5. Huenemann Post author

    I think there are objective truths about the universe, and ones that possibly we can come to know, even though, as you say, we can’t step outside ourselves. We can try to correct for the things we know we are bringing to the situation, and figure out what is independent of us. Indeed, that’s the whole idea of science — and each scientific hypothesis could be false, of course, but it could possibly be true, and true objectively. And certainly, as a theist, you think there are some objective truths you know about the universe!

    Yes, there is a sense in which everty subjective belief is related to a similar objective fact: suppose I believe X. “X” is a subjective belief. “H believes X” is an objective fact. But certainly, when the theist says God exists, he is claiming more than “It is an objective fact that I believe God exists.”

    Usually, when someone makes an existential claim (“Santa exists,” “Nessie exists,” etc.), the burden is on them to offer some reason for thinking it’s true. Otherwise, it would be just as rational to believe in all the things we can’t disprove as it would be to deny their existence — and that opens the door to fairies on Mars, purple dragons on Neptune, etc.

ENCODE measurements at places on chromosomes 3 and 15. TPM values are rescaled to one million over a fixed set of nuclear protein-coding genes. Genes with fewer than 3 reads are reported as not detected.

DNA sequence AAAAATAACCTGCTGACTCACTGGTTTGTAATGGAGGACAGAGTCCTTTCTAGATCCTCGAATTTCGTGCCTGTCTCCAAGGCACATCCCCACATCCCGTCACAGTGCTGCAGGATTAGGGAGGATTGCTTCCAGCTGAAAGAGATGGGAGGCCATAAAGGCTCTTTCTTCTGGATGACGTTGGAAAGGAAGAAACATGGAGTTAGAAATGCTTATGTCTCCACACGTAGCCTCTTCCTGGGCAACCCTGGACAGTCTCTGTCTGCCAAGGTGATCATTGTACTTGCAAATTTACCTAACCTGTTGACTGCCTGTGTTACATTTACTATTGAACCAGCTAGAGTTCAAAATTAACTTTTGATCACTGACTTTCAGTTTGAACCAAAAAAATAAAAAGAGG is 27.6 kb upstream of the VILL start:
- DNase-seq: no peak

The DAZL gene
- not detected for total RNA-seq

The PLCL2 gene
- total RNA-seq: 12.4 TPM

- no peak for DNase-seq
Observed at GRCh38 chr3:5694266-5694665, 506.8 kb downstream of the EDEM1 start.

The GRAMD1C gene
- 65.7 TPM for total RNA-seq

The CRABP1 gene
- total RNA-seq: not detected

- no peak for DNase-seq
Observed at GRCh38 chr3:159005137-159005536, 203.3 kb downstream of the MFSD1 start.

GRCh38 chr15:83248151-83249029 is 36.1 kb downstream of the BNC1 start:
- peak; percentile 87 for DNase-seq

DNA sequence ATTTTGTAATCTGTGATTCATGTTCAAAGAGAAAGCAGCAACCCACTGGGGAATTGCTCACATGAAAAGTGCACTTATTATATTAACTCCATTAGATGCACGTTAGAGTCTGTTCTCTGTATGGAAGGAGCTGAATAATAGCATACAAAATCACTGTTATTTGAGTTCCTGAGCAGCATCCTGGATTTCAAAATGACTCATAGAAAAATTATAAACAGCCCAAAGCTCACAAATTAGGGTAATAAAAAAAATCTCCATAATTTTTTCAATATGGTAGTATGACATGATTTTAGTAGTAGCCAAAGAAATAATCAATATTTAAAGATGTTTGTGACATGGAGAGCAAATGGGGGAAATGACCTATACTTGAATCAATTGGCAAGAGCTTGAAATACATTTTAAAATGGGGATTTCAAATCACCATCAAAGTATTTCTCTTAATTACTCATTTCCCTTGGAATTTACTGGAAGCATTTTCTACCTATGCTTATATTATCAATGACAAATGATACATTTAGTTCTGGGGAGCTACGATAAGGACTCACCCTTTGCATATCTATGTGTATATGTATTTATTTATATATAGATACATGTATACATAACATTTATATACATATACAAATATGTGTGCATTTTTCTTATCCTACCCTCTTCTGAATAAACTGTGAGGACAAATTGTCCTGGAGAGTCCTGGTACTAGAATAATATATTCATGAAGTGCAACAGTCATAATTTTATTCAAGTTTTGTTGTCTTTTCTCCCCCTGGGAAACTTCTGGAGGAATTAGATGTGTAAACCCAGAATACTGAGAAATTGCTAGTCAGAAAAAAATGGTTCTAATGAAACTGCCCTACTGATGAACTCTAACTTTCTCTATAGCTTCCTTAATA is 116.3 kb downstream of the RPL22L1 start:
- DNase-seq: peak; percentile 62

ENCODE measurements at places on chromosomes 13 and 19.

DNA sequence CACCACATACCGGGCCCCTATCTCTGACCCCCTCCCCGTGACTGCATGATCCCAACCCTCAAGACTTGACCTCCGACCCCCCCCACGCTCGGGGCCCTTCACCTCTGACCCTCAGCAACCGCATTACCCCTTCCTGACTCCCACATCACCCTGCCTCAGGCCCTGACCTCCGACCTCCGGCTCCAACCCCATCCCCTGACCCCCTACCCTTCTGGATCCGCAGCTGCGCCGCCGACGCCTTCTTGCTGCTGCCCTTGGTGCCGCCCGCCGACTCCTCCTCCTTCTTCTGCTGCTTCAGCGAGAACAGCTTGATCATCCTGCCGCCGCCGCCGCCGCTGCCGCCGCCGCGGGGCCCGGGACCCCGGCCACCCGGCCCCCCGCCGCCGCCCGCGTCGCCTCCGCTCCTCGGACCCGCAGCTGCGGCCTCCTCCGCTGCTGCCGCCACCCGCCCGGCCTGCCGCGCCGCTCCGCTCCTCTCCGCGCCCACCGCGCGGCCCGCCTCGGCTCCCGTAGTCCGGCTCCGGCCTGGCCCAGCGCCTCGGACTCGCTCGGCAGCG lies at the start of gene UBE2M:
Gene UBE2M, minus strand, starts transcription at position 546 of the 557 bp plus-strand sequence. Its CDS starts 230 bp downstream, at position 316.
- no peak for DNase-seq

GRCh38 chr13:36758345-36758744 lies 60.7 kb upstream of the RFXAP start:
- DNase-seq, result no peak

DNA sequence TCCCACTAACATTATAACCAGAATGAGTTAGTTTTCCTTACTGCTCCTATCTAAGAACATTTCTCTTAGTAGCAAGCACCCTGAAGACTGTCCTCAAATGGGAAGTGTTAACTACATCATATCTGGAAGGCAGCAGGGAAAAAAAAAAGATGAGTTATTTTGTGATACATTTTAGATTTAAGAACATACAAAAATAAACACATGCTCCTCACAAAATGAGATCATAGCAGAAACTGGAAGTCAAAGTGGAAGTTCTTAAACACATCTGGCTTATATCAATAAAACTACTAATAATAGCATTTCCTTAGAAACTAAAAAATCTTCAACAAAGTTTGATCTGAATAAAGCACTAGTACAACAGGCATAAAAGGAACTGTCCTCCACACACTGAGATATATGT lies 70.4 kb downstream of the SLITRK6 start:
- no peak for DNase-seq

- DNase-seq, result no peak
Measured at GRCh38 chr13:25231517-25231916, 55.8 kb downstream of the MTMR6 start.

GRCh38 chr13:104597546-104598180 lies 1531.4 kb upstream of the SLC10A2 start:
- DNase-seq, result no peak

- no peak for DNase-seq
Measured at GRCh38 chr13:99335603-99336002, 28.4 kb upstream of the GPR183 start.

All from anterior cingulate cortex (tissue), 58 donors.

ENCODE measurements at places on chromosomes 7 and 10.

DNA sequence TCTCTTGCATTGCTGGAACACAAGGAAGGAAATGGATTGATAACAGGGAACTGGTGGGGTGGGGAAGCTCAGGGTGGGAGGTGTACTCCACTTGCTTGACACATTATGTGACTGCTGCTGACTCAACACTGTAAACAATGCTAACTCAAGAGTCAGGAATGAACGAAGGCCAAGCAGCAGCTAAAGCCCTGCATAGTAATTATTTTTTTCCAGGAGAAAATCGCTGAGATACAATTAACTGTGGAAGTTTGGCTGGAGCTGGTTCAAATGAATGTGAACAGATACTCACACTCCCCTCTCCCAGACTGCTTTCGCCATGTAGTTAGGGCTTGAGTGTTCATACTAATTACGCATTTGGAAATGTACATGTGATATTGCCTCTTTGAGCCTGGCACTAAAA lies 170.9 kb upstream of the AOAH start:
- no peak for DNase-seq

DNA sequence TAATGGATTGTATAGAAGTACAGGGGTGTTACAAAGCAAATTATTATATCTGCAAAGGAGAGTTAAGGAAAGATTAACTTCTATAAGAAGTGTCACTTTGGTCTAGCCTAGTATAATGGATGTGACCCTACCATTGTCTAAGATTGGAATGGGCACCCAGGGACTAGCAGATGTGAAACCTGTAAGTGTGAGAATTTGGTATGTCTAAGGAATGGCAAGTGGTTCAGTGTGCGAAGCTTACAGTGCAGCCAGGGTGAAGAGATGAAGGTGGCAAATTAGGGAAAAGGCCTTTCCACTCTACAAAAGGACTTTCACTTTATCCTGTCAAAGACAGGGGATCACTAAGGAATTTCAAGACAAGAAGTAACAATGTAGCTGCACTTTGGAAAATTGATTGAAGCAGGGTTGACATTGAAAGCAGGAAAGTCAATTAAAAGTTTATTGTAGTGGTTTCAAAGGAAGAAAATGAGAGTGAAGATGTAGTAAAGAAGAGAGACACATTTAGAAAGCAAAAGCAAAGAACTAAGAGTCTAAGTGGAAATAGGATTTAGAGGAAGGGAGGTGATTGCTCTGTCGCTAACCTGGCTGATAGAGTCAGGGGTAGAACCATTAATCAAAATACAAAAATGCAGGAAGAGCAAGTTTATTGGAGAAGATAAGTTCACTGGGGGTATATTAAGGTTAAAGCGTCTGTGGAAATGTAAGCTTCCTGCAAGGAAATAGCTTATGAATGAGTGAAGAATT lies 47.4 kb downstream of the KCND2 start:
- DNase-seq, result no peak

6. Mike

    I read the paper more carefully last night. I liked a lot of the discussion on Socrates, Jesus and the contrast between Christian and Jewish group dynamics. Especially ‘the opposite of faith is not doubt but disobedience’ bit.

    Towards the end, the story Miller tells about interpersonal relationships and how they work to value belief in belief hasn’t been my experience. Not that something like that hasn’t been true in the past or that it isn’t true in some circles. As far as I can tell though there are plenty of people who would rather define their communities based on particular practices. Also, sometimes the most pronounced atheist and the more pronounced Christian have a lot in common that doesn’t always go unnoticed. Sometimes it’s passion that takes a person through a number of movements. In computer programming circles atheists and religious people are constantly interacting without too much animosity.

    So, I guess I don’t think things are so bad for the atheist and maybe belief in belief doesn’t have so much of a stranglehold in this society. If anything, professing to be an athiest or non-[enter religion here] just helps keep the non-religious person free from some of the more irritating religious persons. Of course this is Utah so your mileage may vary. I think philosophically trained Christians tend to be quite different (the ones focused on self-correction/improvement not the apologists).

    I think the paper covers a lot of ground from which much could be drawn. I enjoyed reading it.


  7. Shaun Miller

    I feel like I should reply considering that I wrote the essay. When I mention the “universe is absurd” example, I’m not suggesting that all atheists must therefore believe that the universe is absurd. I mainly use that example to show how the believers treated Meursault. Since Meursault is an atheist, he must be absurd. Anything absurd must be gotten rid of because absurdities aren’t rational.

    So the paper’s point wasn’t trying to contend that the universe is absurd. It was mainly giving an example to provide how believers look at someone who is atheist, which just falls into the absurd category.